Company bankruptcy what happens to my stock?

It’s not just individuals who are struggling today in America’s tepid economy. Businesses such as Sbarros, Blockbuster and Borders have had to file a company bankruptcy over the last several years, leaving many stockholders to wonder what will happen to their stock shares when these companies go bankrupt.

Recently on our bankruptcy forum a user asked, “I have shares in a company who recently announced they are going to file for a company bankruptcy. Will I get paid or do I simply lose my entire investment?”

Company bankruptcy who gets paid?

If you are a common stockholder in a company and the company is filing for bankruptcy protection, unfortunately, you will probably lose your investment. Let’s take a closer look at who is first in line to recoup their investment.

The first in line to recover payment if a business declares a company bankruptcy are the employees. The company is also responsible for paying required payroll taxes.

Next, secured creditors may be paid. This can include any lenders, such as banks, who loaned the company money to purchase real estate or assets with a tangible value. Secured creditors may simply repossess property or they may be paid with monies which are generated from the sale of assets.

The next creditors in line to receive payments after a company bankruptcy filing are general creditors, including supplies of goods and services, other lenders, and potentially bondholders, who include anyone who owned bonds and who was expecting to receive payment for their bond investment.

Finally, and this is where you come in, the stockholders are paid. Unfortunately, as you can see, you are the last in line when a business files a company bankruptcy. Stockholders purchase stock with the understanding that they are taking the greatest risk if the company does not succeed. While this risk can have a big payoff if the company does well, stockholders can also lose big if the company fails.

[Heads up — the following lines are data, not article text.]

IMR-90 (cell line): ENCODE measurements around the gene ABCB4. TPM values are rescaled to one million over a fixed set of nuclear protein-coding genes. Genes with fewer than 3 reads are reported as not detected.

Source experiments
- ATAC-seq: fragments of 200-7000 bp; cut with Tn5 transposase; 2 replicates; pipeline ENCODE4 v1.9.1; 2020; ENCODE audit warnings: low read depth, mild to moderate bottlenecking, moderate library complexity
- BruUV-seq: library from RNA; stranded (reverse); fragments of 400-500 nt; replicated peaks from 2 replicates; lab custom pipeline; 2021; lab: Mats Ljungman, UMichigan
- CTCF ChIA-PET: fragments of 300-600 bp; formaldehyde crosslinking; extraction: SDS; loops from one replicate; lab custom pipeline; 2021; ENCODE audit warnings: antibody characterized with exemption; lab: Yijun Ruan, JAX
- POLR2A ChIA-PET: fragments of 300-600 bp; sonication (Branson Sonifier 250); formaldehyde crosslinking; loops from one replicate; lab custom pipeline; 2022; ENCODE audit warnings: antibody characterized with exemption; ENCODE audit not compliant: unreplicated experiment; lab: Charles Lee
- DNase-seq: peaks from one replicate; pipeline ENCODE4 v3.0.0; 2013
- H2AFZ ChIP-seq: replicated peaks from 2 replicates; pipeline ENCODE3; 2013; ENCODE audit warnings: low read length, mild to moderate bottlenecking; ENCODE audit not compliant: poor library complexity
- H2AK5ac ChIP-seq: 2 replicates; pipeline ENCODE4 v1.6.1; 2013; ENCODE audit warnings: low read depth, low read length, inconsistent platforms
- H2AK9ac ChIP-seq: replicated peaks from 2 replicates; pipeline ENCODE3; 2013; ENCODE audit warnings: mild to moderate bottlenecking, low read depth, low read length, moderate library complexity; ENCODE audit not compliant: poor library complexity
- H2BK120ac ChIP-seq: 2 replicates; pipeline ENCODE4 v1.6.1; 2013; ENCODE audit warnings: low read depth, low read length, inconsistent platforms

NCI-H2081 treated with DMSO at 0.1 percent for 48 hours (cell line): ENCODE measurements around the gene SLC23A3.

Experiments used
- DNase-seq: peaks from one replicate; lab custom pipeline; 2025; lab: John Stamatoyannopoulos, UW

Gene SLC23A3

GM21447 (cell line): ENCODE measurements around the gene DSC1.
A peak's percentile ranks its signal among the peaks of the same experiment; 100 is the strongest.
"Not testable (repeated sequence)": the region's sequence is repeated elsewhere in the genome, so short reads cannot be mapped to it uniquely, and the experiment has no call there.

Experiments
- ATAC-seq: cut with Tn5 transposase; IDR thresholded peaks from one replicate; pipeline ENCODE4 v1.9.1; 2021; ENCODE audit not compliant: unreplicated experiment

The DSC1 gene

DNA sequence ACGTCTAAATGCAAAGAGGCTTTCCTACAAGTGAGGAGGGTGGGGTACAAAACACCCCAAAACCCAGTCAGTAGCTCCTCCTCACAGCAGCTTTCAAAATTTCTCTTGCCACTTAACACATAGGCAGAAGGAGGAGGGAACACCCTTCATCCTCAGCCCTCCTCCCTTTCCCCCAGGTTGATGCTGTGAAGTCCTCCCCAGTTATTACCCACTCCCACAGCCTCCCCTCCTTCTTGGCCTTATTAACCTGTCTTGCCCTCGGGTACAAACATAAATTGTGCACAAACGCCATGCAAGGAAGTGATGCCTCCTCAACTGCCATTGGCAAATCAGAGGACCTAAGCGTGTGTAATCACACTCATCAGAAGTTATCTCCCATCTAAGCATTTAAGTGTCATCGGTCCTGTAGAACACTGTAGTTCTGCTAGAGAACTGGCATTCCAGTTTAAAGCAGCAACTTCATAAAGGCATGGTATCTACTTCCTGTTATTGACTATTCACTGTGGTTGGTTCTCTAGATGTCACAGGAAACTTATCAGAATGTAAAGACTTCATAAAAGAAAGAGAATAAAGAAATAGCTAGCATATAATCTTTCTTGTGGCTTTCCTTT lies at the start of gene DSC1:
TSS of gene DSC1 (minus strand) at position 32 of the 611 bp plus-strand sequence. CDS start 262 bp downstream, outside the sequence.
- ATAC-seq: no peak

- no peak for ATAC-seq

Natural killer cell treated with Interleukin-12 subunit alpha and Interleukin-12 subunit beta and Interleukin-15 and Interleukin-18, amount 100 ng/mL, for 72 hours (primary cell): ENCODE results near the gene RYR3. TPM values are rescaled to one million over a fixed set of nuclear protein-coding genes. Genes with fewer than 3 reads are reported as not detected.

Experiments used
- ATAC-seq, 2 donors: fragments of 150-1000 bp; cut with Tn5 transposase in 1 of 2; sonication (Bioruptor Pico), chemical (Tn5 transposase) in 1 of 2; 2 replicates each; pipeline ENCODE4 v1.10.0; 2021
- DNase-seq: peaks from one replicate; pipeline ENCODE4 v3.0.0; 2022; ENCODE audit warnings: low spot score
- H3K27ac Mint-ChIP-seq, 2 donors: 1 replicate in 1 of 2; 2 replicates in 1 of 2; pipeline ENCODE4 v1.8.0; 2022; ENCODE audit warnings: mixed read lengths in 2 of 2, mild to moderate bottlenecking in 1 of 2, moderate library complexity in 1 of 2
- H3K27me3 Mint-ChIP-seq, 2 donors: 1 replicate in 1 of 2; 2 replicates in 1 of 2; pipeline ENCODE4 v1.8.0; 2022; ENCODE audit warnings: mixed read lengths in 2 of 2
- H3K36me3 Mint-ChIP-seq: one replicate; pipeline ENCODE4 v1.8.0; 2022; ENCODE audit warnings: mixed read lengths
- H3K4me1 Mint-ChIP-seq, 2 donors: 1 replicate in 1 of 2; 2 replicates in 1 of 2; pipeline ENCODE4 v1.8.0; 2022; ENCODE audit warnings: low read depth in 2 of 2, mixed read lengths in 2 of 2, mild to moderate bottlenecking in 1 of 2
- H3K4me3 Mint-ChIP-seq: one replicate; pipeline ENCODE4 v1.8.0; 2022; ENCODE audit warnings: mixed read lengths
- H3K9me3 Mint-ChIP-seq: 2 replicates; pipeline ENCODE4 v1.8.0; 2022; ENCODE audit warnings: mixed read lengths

(More information about general guidelines for payment during bankruptcy can be found in Section 507 of the Bankruptcy Code)

What if the company restructures under Chapter 11 bankruptcy?

Companies may, however, choose not to file Chapter 7 bankruptcy, but instead, to restructure their company by filing Chapter 11 bankruptcy.

If a company announces they are going to file Chapter 11 bankruptcy their stock value is likely to plummet, and shares that were trading at $60 may drop to $2 per share.

As time passes and stockholders become even more skittish that the company may not pull through, the share price of the stock is likely to fall even lower, leaving the shareholders with worthless shares.

In some cases, the company may be able to successfully restructure under a Chapter 11 bankruptcy plan, and the share price of the once bankrupt company could rise to higher levels than previously experienced. Unfortunately, this scenario is the exception rather than the rule.

Bottom Line for a company bankruptcy

If you own stock in a company who has filed for bankruptcy protection it is likely you will lose whatever investment you had made in their stock. In some cases, however, companies are able to restructure their organization through Chapter 11 and emerge from bankruptcy operating stronger than ever.

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